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I use Servlet 3 @MultiPartConfig annotation to implement file upload in my application. I need set multipart-config location parameter at the runtime (not hardcode in annotaion parameter). Is there any API for programmatic access to multipart-config of servlet?

Thanks

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2 Answers

up vote 4 down vote accepted

The @MultiPartConfig is really just a marker interface for the container. When the servlet is initialized the annotation values provided are mapped to it with a proxy object. When the incoming request is a multipart/form-data the parts of the upload are mapped to the request, and the container performs the necessary work based upon the values from the annotation and the parts on the request. There is no way for you to intercept this process since it all happens within the guts of the container. However, there is one alternative. It requires performing a file system operation a second time. Since you have all the parts you can reconstruct the file and "re-upload" it to the location of your choice. It might look something like the method below. Keep in mind although I tested this quickly in a servlet of my own to demonstrate the concept it is obviously not finished code:

@Override
protected void doPost(HttpServletRequest httpServletRequest, HttpServletResponse httpServletResponse)
        throws ServletException, IOException {

    httpServletResponse.setContentType("text/html");
    PrintWriter printWriter = httpServletResponse.getWriter();

    InputStream inputStream;
    FileOutputStream fileOutputStream;

    for (Part part : httpServletRequest.getParts()) {

        inputStream = httpServletRequest.getPart(part.getName()).getInputStream();
        int i = inputStream.available();
        byte[] b = new byte[i];
        inputStream.read(b);
        String fileName = "";

        for (String temp : part.getHeader("content-disposition").split(";")) {
            if (temp.trim().startsWith("filename")) {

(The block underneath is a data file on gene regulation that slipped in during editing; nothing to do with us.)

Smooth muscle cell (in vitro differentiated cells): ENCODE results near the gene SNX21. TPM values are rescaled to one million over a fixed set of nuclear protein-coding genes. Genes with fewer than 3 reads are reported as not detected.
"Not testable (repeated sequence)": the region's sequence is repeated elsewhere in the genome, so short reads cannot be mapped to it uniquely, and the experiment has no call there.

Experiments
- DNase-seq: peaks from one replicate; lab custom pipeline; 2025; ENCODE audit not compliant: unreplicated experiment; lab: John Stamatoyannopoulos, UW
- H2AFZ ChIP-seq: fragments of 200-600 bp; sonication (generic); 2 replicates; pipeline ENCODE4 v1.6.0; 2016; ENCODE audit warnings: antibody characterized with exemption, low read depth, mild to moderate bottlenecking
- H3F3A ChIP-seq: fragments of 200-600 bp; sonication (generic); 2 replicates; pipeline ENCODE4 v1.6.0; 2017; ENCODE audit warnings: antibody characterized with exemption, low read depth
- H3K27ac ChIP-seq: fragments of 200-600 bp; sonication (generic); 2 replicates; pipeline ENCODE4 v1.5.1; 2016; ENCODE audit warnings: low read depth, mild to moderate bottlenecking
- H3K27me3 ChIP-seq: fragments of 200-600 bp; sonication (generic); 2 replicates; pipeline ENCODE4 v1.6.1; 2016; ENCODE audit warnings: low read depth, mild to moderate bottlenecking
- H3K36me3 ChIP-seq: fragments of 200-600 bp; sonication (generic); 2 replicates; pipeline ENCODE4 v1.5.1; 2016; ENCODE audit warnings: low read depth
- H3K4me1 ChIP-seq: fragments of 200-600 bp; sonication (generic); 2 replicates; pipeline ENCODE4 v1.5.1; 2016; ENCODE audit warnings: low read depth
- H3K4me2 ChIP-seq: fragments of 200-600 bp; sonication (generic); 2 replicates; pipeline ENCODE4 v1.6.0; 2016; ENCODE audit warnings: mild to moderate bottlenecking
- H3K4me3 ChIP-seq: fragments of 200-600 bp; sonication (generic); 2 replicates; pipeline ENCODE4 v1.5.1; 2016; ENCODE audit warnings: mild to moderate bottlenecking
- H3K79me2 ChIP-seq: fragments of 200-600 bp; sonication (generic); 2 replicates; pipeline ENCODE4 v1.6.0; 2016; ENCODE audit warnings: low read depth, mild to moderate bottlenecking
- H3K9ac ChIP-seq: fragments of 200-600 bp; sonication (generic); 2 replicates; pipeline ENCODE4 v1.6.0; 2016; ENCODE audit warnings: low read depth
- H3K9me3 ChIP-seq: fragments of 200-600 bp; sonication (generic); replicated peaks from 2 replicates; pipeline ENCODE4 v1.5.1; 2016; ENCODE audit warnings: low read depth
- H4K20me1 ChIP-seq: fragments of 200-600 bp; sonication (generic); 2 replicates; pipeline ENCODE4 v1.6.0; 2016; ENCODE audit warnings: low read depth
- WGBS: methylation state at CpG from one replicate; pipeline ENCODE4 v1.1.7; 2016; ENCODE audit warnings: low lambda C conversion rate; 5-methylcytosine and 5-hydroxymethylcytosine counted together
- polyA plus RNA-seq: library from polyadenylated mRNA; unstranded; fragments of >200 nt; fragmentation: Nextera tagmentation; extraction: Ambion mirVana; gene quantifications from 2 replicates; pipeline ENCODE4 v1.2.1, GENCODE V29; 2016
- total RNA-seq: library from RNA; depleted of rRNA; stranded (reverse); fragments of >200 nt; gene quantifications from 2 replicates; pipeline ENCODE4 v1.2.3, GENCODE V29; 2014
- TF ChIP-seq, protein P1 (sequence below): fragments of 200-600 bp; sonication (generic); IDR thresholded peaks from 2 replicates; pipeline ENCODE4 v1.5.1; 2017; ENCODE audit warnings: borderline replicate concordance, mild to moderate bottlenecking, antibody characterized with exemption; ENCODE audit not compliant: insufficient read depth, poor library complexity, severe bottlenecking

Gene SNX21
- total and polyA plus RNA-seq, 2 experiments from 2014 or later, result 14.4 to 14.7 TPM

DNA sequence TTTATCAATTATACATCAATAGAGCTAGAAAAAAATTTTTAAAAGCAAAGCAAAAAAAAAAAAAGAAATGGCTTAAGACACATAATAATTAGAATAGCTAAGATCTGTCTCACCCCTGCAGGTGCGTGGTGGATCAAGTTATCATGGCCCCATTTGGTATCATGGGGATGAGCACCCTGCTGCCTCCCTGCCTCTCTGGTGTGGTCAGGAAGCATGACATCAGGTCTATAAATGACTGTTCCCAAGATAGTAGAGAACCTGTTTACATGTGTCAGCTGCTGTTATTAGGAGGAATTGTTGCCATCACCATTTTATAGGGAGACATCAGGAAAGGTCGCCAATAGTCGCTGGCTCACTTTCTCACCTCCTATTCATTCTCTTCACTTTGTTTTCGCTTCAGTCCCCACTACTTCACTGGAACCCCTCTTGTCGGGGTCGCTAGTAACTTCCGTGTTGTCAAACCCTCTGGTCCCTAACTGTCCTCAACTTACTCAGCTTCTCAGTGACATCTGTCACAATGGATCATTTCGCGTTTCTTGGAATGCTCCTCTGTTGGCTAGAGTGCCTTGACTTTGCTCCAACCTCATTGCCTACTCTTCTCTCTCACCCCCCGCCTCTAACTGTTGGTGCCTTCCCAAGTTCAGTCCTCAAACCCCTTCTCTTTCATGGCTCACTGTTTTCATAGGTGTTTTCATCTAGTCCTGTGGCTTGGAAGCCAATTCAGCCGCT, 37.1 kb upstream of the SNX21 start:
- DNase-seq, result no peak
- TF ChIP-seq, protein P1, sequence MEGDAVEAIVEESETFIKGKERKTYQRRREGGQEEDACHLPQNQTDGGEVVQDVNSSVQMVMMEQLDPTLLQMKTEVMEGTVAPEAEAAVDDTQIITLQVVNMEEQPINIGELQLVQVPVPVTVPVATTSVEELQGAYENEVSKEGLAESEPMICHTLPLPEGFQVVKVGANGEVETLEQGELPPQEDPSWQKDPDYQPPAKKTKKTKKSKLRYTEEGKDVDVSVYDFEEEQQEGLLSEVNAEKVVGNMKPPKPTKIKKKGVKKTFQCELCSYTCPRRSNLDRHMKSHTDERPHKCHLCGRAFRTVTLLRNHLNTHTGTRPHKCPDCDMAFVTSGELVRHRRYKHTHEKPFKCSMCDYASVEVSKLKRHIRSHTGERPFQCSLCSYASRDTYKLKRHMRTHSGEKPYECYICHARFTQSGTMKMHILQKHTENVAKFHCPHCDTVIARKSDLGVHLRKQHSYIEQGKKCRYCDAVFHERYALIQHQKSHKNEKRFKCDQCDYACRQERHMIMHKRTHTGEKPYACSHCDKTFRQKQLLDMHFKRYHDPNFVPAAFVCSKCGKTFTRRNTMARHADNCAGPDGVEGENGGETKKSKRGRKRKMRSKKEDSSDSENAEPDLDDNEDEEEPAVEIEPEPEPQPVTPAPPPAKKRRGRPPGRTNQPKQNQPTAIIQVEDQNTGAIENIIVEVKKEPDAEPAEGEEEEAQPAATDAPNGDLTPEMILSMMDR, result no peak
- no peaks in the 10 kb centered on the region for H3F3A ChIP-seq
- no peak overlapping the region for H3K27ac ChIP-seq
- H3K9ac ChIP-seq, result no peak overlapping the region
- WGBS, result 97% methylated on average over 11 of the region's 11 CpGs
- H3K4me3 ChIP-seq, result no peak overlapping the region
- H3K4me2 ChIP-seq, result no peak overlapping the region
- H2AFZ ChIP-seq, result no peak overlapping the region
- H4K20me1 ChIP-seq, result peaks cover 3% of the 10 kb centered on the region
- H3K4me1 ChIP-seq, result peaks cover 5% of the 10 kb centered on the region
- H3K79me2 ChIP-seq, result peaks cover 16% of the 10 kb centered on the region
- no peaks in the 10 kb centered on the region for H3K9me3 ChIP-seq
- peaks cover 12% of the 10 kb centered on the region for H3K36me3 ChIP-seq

fileName = temp.substring(temp.indexOf('=') + 1).trim().replace("\"", "");
            }
        }

        String uploadDir = "/temp";
        fileOutputStream = new FileOutputStream(uploadDir + "/" + fileName);
        fileOutputStream.write(b);
        inputStream.close();
        fileOutputStream.close();

        printWriter.write("Uploaded file " + uploadDir + "/" + fileName + ".");
    }
}
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If you're using @MultiPartConfig and need a runtime file location then you have no other option than to "re-upload" the parts. –  Brian Reindel Feb 9 at 1:36
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I had your same problem too and the solution is simple: standard Servlet 3.0 file upload is not enough: just grab the jars from Apache FileUpload Commons and you're done

Just look at this crystal clear example with Streaming API

   ServletFileUpload upload = new ServletFileUpload();

   // Parse the request
    FileItemIterator iter = upload.getItemIterator(request);
    while (iter.hasNext()) {
      FileItemStream item = iter.next();
      String name = item.getFieldName();
      InputStream stream = item.openStream();
      if ( item.isFormField() == false) 
          System.out.println("File field " + name + " with file name "
            + item.getName() + " detected."); 
          FileOutputStream fos = new FileOutputStream("your_location"); 
          Streams.copy ( stream,  fos, true);

       }
    }
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The question was about @MultiPartConfig and file upload, which you didn't address. You're also streaming from an item already on the request (uploaded in memory), and that means you're simply reading it "re-uploading" again. –  Brian Reindel Feb 9 at 1:31
    
@Brian Reindel that's not the case, I'm not 're-uploading' again, with the Streaming API what I do is a direct parsing of the request with no temporal files or caching in memory. In fact that's the advantage with Streaming API: Memory efficient and faster processing, please check commons.apache.org/proper/commons-fileupload/streaming.html –  Nestor Hernandez Loli Feb 9 at 1:52
    
Assuming you're in a Servlet, and using a container, how did the file item get on the request? The bytes are already loaded in memory. You're not streaming the contents real time while they are being uploaded. You are correct that the advantage of your approach over FileUpload is because in that case the file first must be written to the file system. I don't disagree that having to manage two files on disk is problematic. However, the question was specifically addressing the @MultiPartConfig annotation and the runtime location of the file, and not simply file upload in general. –  Brian Reindel Feb 9 at 3:28
    
I agree with you with : 'However, the question was specifically addressing the @MultiPartConfig annotation and the runtime location of the file, and not simply file upload in general', I just wanted to note that there is a much better way to do things. I disagree with you when you say :'The bytes are already loaded in memory', please check the link to Stream API I posted. –  Nestor Hernandez Loli Feb 9 at 4:03
    
Please don't confuse the Commons FileUpload Traditional API with the Streaming API. –  Nestor Hernandez Loli Feb 9 at 4:10
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